Friday, 26 June 2015

London Road review

London Road follows the story of the street London Road in Ipswich around 2006-2007 when five prostitutes were murdered. It shows the anxiety whilst the killer was still loose but also the recovery  after the killings.

London Road may not be one the most exciting looking films of the year. Yet it is in fact one of the most emotional and personal films of the year. The people of London Road aren't heroes they aren't perfect they openly say things to the camera that do sound shocking and uncaring but they ultimately come from a place of honesty. These people didn’t stand up and solve the problems at the heart of their community until it was too late. But what makes London Road so good is the way that they are portrayed simply as people. People who aren't perfect but simply human people who say things that can upset but are speaking truly but ultimately in the end have what they thing are the best interests of them and others at heart.

the main reason for the emotional honesty at the heart of London Road is the fact that it the characters dialogue comes from verbatim interviews taken from real people surrounding the events. It’s as realistic as dialogue can get. Interestingly this hyper  realism is contrasted with the fact it this dialogue has been taken and turned into musical verse. The words aren't changed but sentences are repeated to form choruses and it’s all scored. The music serves many purposes throughout the story. It makes some very dark and troubling ideas more palatable. For instance very early on in the film we see two girls walking through Ipswich town centre as they walk around they feel the sense that the killer could be any one of the men around them. Some this becomes the musical number “It Could Be Him” suddenly when put to song we become caught up in the music and it becomes easier to accept the idea that anyone around you could be a serial killer. But the music also makes a symbolic point these people of this community broken by these murders suddenly become united in verse not only that but all speaking with the same voice showing the strength of this community through such exceptional circumstances. This united sing voice contrasts with the individual interviews with the characters which are all spoken. The performances of the actors also make London Road so strong. Each character feels different yet they all feel united in the same purpose of wanting what is best for the community. Every character has different aspects to their personality. Rufus Norris’s direction of the film is an interesting part of the film the camera shows us the mood of the film though the way it shows the street. We can feel the anxiety and fears of the residents of London Road at points because the street will feel grey and messy but as they move past these fears the street itself will feel better.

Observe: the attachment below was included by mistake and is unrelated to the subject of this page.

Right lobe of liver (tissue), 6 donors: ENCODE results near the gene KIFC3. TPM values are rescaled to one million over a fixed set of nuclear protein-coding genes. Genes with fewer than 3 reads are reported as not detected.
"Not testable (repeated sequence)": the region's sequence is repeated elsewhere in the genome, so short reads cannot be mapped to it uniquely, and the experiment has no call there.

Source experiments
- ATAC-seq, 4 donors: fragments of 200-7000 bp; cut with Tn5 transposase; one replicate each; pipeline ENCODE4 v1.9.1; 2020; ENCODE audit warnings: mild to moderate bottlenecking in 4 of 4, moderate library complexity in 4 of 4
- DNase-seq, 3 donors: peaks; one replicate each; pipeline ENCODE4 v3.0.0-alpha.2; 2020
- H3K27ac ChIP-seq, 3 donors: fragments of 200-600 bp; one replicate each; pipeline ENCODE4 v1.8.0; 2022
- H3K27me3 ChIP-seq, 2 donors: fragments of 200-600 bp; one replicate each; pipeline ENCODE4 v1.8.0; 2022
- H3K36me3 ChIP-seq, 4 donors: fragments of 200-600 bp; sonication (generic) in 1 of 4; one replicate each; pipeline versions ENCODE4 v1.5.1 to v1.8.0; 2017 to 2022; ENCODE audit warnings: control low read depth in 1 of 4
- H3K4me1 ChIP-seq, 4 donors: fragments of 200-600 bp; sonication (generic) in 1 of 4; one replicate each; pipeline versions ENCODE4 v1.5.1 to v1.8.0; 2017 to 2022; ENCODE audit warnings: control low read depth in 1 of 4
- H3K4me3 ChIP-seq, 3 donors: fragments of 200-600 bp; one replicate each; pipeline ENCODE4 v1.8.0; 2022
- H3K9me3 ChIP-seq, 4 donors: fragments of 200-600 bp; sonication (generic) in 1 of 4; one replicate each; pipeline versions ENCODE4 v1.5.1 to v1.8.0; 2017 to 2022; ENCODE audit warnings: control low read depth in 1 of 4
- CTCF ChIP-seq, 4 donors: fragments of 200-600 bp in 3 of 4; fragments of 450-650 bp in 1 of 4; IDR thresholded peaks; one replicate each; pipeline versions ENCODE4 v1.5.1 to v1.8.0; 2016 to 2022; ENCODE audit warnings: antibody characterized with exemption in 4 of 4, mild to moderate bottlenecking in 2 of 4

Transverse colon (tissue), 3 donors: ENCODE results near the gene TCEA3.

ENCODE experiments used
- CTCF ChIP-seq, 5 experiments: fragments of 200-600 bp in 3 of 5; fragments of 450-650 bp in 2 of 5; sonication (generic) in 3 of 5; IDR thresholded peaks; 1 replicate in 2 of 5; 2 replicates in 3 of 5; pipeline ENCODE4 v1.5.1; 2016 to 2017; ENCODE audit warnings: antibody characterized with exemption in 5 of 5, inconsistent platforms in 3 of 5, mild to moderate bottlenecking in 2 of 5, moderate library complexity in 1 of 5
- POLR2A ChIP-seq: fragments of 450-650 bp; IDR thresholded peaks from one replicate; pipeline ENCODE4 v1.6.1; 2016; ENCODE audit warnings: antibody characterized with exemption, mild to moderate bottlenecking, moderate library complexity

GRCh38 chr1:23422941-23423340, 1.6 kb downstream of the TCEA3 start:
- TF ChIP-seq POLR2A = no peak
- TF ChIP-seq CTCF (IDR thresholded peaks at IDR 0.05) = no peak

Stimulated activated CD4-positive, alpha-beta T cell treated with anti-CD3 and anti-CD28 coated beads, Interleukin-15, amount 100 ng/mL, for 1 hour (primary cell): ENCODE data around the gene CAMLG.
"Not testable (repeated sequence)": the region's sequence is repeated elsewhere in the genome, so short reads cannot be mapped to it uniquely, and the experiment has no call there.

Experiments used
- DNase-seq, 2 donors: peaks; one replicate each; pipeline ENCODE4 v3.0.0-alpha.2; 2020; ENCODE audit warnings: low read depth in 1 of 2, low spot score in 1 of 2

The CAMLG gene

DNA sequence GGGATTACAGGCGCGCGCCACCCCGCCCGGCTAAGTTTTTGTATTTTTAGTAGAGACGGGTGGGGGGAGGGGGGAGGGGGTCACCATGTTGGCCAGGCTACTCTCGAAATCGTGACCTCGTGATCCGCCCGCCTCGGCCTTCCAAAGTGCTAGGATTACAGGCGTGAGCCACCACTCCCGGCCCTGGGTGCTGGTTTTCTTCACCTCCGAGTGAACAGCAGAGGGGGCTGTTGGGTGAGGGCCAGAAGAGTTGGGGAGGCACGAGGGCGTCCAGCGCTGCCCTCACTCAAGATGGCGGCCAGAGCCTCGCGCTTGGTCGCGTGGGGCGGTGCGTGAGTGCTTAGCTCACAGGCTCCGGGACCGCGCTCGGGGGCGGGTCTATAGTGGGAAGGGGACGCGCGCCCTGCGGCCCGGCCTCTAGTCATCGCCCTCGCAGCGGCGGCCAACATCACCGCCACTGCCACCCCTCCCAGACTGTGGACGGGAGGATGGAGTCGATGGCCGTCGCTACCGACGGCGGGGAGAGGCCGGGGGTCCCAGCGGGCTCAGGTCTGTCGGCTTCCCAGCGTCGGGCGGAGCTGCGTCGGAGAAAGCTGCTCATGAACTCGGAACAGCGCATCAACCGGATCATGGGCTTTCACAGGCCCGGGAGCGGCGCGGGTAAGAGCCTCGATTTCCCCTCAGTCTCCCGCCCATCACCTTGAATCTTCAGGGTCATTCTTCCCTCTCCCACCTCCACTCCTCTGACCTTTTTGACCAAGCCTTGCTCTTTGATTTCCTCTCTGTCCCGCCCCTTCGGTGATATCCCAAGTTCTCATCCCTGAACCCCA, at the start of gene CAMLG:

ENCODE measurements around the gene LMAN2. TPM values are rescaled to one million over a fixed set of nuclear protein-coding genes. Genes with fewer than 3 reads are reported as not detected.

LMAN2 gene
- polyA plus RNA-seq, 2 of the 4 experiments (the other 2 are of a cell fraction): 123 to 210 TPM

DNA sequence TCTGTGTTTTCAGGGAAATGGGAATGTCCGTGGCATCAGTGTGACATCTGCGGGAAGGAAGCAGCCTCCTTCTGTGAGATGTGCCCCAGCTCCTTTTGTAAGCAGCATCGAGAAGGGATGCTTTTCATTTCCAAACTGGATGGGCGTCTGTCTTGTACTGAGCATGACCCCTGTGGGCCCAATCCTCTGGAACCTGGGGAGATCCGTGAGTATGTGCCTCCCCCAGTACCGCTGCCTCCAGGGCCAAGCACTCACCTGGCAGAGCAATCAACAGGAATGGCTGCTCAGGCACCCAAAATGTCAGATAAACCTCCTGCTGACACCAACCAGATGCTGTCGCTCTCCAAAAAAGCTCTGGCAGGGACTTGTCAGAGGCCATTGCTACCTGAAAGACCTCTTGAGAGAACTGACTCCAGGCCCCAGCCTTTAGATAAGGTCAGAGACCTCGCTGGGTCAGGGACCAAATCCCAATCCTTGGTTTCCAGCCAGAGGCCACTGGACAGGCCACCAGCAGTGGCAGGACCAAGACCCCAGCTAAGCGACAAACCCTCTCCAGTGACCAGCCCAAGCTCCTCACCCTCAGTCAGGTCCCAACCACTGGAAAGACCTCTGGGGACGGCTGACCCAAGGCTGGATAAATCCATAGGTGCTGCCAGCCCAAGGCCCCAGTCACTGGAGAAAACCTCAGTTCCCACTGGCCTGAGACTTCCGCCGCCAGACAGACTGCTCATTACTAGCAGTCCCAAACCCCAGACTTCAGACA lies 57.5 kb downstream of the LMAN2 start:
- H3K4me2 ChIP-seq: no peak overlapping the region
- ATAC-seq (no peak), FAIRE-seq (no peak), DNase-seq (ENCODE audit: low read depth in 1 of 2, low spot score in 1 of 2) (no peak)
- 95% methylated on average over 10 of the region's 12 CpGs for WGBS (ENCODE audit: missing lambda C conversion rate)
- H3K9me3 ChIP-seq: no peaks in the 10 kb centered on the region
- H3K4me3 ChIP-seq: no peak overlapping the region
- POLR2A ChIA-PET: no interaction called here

Ultimately London Road isn't the biggest film of the year it’s not the showiest but it’s ideas are bold and it shows the complex nature of people and how they act in a community. 

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